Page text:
A recent United Nations Security Council resolution condemning the recruitment of children as soldiers and the killing and abuse of children in conflict is a necessary first step toward the solution of a most pressing social problem.
The U.N. body recommends governmental prosecution of those who recruit children soldiers; special protection against rape and other abuses; incorporation of the children's welfare into peace negotiations, and the training of peacekeeping forces in child protection. UNICEF called this resolution a significant achievement toward efforts to protect the rights of millions of children. However, a sustained effort is still needed to make effective the council's recommendations.
According to UNICEF statistics, 300,000 children under 18 are serving as regular soldiers, guerrilla fighters, porters, spies, sexual slaves, and even suicide commandos, in conflicts under way in over 50 nations. Over the past decade, conflicts have claimed the lives of more than 2 million children; left millions maimed or permanently disabled, 10 million with serious psychological trauma, and resulted in over 12 million children refugees. In addition, worldwide conflicts have created 1 million orphans. The health and education of even larger numbers have been affected because conflicts have destroyed crops, schools and clinics.
Poverty and lack of education draw many children into armed groups. In Afghanistan, the proportion of child soldiers has reportedly risen from 30 to 45 percent. During the conflicts ravaging Sudan in the 1980s and early 1990s, thousands of young boys were lured from their homes with promises of work and education, only to be thrust into battle.
Other children are forcibly recruited, abducted by armed groups. UNICEF estimates that since 1995, rebels from the Lord's Resistance Army (LRA) in northern Uganda have abducted more than 8,000 children. Research carried out in El Salvador, Ethiopia and Uganda show that almost a third of the child soldiers were girls.
Olara Otunnu, special representative of the U.N. Secretary General for Children and Armed Conflict, has been campaigning to raise the age of military recruitment to 18 - the minimum age is presently set at 15. The U.N. Convention on the Rights of the Child, which was signed in 1989 (it celebrated its 10th anniversary this past November) and ratified by all members except the United States and Somalia (which does not have a working government), establishes the age of 18 as the end of childhood.
Otunnu has also been instrumental in helping persuade advocates of the planned international criminal court to expand the list of recognized war crimes to include several affecting children, an important step to enforce the child-rights convention.
Children at war tend to live under trying circumstances. Aside from the obvious danger of death, drug addiction, malnutrition, sexually transmitted diseases and unwanted pregnancies are common among child soldiers. Also, because many contemporary wars are waged between different ethnic groups in the same country, children can become special targets of violence.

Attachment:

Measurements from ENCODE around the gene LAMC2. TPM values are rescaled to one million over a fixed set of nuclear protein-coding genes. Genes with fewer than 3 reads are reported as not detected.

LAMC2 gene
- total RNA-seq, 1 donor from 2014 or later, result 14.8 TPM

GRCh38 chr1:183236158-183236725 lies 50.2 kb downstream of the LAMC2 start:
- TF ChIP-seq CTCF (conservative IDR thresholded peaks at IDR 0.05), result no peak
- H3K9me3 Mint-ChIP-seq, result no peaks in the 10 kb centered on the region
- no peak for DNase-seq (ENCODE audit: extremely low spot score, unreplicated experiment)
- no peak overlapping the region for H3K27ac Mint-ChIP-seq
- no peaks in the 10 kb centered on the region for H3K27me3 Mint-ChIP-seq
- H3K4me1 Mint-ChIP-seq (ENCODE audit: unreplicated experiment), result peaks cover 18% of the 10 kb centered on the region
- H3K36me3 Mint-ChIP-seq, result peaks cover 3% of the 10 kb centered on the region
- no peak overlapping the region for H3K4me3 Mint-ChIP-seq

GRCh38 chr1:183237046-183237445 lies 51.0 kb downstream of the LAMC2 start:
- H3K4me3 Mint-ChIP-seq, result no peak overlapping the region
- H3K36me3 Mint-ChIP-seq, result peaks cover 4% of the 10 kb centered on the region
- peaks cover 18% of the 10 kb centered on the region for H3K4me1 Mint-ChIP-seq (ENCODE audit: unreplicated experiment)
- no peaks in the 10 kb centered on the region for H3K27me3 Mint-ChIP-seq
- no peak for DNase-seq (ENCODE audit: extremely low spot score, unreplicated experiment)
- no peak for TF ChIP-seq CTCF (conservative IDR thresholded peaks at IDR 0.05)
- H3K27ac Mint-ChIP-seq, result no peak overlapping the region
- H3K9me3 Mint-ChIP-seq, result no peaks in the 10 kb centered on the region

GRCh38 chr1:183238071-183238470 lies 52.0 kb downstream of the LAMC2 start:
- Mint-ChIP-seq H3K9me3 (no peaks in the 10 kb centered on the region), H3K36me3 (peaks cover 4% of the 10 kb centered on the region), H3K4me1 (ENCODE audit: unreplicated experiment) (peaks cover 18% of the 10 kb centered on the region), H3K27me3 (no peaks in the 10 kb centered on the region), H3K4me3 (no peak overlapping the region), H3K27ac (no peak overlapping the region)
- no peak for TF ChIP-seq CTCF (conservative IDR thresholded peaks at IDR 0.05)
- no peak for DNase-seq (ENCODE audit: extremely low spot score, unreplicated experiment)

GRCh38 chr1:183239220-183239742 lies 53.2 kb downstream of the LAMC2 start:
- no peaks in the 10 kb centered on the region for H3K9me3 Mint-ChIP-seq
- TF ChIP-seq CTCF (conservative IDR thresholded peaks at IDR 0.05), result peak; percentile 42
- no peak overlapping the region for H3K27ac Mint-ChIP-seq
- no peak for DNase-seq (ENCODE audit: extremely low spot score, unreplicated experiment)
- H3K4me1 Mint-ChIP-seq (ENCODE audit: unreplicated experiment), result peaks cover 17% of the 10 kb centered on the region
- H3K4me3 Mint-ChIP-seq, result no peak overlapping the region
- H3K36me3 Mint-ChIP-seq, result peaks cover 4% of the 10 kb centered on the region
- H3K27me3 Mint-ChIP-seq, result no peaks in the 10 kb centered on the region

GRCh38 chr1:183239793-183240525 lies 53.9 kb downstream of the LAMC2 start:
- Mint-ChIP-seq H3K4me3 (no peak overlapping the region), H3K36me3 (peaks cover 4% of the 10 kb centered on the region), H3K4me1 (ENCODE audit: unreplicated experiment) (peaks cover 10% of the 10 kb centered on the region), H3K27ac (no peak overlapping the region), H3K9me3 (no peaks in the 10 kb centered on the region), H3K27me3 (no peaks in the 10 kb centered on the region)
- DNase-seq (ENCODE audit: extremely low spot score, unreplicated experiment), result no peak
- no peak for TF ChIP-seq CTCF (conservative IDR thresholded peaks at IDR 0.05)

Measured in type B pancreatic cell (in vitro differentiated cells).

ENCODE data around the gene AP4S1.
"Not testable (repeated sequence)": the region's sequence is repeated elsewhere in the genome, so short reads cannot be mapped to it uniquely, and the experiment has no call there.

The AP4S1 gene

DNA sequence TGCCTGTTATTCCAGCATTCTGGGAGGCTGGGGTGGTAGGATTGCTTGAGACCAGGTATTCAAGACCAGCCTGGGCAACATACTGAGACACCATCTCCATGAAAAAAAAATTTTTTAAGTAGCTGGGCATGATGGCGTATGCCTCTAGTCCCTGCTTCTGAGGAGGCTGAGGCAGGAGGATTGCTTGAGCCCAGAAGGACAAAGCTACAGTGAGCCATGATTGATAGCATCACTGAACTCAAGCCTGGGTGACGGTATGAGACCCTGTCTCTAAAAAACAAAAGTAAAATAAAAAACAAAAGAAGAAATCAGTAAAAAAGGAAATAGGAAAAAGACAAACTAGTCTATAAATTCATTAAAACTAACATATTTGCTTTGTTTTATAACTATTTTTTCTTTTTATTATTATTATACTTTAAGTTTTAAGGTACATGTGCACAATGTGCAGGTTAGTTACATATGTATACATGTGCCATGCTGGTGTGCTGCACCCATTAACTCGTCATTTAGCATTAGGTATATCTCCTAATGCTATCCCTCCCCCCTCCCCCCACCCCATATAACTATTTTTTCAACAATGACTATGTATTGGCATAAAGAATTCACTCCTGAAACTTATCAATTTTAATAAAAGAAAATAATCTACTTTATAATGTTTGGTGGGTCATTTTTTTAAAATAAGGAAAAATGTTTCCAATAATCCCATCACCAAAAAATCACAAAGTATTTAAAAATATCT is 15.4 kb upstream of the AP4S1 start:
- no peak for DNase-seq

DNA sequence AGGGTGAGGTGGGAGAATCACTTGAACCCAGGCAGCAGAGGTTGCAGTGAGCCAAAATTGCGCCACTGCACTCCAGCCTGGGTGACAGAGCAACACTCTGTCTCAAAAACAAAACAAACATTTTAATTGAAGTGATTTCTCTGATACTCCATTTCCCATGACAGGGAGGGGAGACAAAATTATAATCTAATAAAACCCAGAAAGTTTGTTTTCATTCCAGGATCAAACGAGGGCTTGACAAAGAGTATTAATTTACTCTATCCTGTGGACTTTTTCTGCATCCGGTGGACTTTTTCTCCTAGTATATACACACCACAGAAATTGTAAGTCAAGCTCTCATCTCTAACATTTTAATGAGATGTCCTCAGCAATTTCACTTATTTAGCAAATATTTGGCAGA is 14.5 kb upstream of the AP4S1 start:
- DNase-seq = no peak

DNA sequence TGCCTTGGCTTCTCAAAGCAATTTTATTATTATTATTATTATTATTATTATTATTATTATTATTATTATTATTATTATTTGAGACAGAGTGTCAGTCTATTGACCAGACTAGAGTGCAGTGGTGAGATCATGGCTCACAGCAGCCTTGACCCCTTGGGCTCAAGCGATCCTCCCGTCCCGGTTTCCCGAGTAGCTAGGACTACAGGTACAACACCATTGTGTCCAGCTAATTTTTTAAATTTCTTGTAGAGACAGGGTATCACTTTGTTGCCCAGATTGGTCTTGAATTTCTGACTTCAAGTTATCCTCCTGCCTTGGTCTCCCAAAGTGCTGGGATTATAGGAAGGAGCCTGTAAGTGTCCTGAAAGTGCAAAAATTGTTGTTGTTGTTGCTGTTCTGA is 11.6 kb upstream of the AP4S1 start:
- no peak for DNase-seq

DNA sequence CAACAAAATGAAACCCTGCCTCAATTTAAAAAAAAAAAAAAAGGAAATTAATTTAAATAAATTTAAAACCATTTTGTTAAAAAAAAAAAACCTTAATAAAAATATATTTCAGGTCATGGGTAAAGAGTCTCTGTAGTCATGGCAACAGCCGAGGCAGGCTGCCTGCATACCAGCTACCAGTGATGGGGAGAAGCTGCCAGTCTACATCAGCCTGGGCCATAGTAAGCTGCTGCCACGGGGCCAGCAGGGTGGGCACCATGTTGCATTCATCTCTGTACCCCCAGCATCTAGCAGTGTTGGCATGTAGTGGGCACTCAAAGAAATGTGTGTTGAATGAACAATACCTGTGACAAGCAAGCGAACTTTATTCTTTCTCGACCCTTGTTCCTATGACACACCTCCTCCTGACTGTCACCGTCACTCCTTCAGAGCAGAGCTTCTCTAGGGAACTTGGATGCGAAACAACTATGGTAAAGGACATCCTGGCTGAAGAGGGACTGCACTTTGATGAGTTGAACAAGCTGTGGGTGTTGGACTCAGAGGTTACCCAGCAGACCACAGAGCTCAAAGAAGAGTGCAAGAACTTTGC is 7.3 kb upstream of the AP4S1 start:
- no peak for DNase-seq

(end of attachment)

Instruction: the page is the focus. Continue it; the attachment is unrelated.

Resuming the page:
In spite of the persistence of this problem in many countries throughout the world, there have been some positive steps related to the use of children as soldiers. Last June, the International Labor Organization approved unanimously the ban on employment of those younger than 18 in hazardous work, including prostitution, drug-smuggling and soldiering.
In addition, there are presently several projects helping to rehabilitate child soldiers in Mozambique, Angola and Somalia. To allow children to be immunized, "days of tranquility" were established during El Salvador's civil war, a concept that was also used during the civil war in Lebanon.
Although these measures are important, additional actions need to be taken. International lending agencies and governments should make it clear that no rebellious group that intends to govern a country will receive aid or international recognition if the group enlisted child soldiers in its struggle for power. The United States should ratify the U.N. Convention on the Rights of the Child, which establishes basic guidelines for children's welfare.
And, as UNICEF has stressed, an optional protocol to the Convention on the Rights of the Child should be approved to raise the minimum age of recruitment into the military to 18 years.
These are just some necessary actions that may eventually lead to the elimination of this tragic problem. Children should become the foundation for peace, which is every child's right.
Dr. Cesar Chelala is an international medical consultant based in New York. He is a co-winner of the Overseas Press Club of America award for an article on human rights, and writes extensively on foreign affairs and human-rights issues.